The toes of both feet should point directly forward or slightly toe-in.
Extend powerfully through plantar flexion on the balls of the feet. (Plantar flexion is when you point your toe. Think of pressing the gas pedal in your car.)
Push powerfully through the foot to project the body forward.
The Drive Phase
Requires power and coordination between arm drive and leg drive.
Powerful hip movement driving the thigh up and forward. Try not to let your thighs move sideways, instead keep them driving straight forward.
The thigh should drive powerfully to a position parallel or near parallel to the ground. This is why I yell for you to “pick those legs up.”
Arm drive is important. Arm drive and arm frequency control leg drive and stride frequency (the faster the arms drive, the faster the legs move). Arms move opposite the legs. As left leg drives forward, the right arm is driving forward.
Arms should be bent at 90 degrees throughout the sprint, and drive forward to a position where the hand is approximately even with nose height.
Arm drives backward to a position where the hand slightly passes your butt.
Keep your fingers of both hands relaxed and cupped lightly together. An easy way to remember this is to visualize holding sheets of paper between each finger without wrinkling the paper.
Arms should swing smoothly and effortlessly from the ball-and-socket joint of the shoulder joint.
Shoulders should be relaxed and down, not up by your ears.
Eyes should be focused about 20 yards ahead of you.
Head is held in the neutral position, with your jaw relaxed.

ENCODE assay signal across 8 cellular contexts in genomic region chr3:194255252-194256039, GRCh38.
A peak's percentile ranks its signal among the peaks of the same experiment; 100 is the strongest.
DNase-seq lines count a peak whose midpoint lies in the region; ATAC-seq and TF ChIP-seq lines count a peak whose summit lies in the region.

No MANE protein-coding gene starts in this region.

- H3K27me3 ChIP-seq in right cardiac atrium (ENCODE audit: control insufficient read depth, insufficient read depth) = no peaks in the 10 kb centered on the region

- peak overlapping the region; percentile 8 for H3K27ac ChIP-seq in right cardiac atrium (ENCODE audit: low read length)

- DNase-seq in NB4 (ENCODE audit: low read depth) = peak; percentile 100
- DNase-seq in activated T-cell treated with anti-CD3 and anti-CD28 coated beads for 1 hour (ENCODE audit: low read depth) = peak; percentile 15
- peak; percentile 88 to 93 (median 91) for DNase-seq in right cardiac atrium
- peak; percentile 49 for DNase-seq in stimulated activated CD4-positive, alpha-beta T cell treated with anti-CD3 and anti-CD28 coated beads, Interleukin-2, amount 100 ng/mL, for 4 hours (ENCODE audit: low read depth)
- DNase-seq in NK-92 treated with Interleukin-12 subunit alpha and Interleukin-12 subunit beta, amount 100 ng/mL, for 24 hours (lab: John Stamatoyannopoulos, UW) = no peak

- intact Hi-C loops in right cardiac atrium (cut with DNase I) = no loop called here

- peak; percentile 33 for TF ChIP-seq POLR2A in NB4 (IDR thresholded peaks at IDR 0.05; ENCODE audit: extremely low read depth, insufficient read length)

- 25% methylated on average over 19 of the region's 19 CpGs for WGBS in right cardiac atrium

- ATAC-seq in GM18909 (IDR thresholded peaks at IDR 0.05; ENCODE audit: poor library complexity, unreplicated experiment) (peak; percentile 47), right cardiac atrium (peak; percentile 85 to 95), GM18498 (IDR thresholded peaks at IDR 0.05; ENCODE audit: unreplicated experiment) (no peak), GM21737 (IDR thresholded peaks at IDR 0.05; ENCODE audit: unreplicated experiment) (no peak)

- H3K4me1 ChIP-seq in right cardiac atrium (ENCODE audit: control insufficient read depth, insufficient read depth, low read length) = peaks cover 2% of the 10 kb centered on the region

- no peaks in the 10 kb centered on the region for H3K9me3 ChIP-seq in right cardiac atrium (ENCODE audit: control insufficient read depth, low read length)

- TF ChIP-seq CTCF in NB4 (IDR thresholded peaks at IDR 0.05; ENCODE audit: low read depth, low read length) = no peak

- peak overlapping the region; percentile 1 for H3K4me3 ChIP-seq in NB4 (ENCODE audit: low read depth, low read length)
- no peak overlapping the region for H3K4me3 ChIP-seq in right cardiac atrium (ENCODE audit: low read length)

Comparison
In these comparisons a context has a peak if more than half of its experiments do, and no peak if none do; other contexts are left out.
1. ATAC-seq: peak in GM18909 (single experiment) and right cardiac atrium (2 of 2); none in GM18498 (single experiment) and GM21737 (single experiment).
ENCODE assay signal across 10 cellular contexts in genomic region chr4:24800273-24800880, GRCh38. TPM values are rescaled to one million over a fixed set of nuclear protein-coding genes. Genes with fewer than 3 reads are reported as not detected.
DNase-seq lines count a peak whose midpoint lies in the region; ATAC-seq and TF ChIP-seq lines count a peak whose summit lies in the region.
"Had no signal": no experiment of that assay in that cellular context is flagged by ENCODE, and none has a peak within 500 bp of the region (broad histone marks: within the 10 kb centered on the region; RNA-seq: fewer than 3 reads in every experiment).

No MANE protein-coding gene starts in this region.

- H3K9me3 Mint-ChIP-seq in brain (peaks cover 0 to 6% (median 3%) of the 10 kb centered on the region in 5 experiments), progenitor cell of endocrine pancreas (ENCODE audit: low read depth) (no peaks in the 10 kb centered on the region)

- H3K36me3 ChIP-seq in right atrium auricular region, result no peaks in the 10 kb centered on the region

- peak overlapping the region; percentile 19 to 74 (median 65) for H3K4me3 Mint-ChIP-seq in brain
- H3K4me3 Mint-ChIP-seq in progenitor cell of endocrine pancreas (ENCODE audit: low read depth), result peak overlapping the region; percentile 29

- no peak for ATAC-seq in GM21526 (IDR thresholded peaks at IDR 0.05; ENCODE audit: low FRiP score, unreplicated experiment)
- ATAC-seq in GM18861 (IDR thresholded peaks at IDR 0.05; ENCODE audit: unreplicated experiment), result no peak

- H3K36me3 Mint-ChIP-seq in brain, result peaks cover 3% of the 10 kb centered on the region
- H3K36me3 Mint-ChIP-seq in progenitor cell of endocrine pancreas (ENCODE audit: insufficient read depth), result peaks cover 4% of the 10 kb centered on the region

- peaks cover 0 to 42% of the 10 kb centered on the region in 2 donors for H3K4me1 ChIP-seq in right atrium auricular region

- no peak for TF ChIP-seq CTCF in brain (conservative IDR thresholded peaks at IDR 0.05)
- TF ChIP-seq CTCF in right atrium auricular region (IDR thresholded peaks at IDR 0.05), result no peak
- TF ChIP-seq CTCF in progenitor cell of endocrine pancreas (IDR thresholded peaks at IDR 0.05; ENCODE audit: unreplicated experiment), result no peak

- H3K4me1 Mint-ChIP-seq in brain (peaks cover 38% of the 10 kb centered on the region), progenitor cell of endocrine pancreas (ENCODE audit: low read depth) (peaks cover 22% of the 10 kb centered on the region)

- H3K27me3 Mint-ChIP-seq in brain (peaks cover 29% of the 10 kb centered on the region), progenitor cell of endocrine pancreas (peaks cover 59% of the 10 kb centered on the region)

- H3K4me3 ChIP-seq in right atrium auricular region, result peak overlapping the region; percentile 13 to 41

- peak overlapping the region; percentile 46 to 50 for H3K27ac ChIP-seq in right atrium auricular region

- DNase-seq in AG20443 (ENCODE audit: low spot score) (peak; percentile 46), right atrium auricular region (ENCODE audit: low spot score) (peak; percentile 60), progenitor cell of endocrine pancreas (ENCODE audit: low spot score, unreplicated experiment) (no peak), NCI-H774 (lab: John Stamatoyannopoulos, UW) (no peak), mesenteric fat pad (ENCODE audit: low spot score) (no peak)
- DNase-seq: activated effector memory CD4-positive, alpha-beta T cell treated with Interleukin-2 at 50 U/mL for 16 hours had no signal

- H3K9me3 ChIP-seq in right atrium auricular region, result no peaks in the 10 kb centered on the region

Keep the ankle locked up (in DORSI flexion) until the landing phase. Dorsi flexion is opposite of plantar flexion when your toes are flex back toward your shins.
Hips and shoulders should be squarely facing forward in the direction of the sprint.
Keep your belly-button drawn back towards your spine. This is an essential foundation of all athletic movement. When you implement the drawing-in maneuver, it creates a solid wall the core muscles can push against.
Run sprints at 90-95% of maximum speed.
The Landing Phase
Land on your heels, instead of flat footed which is what most people tend to do.
Over striding (the foot landing in front of the body) can actually cause a “braking action” that slows the body down.
The leg should extend forward and down, with ankle locked in dorsi flexion until contact.
The Recovery Phase
As the foot leaves the ground, you should simultaneously drive your heals toward your booty and dorsi-flex the foot (toes and foot curl up toward the shin)